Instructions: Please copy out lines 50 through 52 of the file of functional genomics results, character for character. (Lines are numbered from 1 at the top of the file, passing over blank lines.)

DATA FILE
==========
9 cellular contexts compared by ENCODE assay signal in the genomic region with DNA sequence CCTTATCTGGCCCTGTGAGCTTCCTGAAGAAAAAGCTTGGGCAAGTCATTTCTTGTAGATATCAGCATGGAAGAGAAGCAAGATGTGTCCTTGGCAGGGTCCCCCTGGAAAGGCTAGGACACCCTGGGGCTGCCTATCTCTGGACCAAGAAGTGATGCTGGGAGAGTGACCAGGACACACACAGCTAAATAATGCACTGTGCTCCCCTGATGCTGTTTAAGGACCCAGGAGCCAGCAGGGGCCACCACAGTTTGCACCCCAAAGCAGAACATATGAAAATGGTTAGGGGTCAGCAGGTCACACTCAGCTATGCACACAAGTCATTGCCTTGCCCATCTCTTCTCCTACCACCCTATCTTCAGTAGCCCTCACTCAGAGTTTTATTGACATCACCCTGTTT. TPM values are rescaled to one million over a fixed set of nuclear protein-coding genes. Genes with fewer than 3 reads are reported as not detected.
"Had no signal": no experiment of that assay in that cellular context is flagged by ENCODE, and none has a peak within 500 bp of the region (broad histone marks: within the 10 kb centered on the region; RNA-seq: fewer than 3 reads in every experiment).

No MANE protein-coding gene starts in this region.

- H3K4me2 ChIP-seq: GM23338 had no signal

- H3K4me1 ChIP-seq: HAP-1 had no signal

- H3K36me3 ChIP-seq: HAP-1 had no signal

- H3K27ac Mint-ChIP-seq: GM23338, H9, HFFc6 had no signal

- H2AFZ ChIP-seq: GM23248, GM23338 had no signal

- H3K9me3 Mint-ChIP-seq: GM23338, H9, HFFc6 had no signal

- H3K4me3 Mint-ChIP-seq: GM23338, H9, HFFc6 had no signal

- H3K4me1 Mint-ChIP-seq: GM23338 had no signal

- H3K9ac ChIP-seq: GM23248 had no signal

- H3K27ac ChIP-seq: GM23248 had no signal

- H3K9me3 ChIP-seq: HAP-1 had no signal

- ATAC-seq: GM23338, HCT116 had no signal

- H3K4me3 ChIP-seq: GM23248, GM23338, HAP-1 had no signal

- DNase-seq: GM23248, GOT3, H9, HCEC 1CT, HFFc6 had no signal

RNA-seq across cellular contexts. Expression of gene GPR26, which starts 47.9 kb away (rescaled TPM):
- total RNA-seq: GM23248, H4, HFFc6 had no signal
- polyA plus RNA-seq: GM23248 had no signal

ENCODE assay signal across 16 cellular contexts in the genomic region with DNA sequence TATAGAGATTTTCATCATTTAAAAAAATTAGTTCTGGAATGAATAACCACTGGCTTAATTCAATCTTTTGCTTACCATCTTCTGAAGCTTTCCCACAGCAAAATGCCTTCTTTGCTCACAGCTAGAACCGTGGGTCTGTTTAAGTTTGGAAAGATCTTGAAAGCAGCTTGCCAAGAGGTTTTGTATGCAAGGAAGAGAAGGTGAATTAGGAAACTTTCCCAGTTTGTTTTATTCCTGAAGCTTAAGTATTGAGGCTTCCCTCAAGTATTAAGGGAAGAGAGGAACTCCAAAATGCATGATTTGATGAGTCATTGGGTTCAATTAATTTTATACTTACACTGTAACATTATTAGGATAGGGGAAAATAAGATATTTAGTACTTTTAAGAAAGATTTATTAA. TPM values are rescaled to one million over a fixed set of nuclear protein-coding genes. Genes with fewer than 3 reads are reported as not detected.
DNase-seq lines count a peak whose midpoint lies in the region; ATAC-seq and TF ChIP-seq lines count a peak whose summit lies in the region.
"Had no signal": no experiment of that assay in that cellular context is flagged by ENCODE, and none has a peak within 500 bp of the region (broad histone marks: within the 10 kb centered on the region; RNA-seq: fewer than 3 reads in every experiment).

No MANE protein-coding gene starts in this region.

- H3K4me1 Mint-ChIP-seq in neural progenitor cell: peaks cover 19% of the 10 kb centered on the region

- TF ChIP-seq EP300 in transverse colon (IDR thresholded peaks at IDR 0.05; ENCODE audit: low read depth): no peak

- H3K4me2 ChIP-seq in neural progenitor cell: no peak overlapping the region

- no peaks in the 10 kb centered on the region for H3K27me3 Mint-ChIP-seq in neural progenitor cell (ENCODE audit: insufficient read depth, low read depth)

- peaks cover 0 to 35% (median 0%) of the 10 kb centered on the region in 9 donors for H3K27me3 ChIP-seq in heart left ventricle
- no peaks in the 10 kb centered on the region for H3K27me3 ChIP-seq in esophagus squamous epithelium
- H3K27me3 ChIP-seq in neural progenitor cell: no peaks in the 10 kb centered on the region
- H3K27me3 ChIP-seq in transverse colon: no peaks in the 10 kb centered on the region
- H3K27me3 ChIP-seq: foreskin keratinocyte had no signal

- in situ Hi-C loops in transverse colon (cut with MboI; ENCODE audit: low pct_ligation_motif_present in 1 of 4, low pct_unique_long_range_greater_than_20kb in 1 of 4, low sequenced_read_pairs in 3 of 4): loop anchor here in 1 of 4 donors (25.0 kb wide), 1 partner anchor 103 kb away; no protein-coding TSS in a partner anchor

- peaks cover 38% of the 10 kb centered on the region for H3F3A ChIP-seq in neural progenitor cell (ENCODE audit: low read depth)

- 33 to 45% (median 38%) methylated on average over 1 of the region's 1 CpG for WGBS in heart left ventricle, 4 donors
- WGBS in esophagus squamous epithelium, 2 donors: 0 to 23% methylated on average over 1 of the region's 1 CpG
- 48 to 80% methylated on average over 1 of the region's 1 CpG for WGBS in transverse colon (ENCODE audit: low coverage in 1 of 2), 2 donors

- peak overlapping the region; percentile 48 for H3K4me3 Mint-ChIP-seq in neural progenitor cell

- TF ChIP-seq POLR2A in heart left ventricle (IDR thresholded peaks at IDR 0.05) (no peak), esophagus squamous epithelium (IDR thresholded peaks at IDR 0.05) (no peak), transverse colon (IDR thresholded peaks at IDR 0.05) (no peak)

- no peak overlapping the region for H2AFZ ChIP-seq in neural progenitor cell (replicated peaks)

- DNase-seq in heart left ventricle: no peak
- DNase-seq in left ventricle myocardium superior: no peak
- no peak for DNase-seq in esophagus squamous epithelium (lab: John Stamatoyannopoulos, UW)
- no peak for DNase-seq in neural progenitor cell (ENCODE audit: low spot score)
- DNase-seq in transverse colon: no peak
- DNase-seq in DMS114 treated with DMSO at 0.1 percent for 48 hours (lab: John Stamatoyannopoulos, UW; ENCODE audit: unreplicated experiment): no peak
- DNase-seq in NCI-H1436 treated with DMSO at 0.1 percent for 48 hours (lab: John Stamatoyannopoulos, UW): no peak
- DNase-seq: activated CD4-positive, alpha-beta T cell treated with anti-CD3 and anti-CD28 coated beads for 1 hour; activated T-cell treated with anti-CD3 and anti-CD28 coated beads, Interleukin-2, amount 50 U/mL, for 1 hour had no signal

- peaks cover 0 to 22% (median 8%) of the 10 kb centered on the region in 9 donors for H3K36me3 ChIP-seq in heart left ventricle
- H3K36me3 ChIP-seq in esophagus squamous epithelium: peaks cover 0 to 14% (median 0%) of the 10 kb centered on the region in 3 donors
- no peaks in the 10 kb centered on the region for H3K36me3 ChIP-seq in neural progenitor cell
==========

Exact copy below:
- peaks cover 0 to 22% (median 8%) of the 10 kb centered on the region in 9 donors for H3K36me3 ChIP-seq in heart left ventricle
- H3K36me3 ChIP-seq in esophagus squamous epithelium: peaks cover 0 to 14% (median 0%) of the 10 kb centered on the region in 3 donors
- no peaks in the 10 kb centered on the region for H3K36me3 ChIP-seq in neural progenitor cell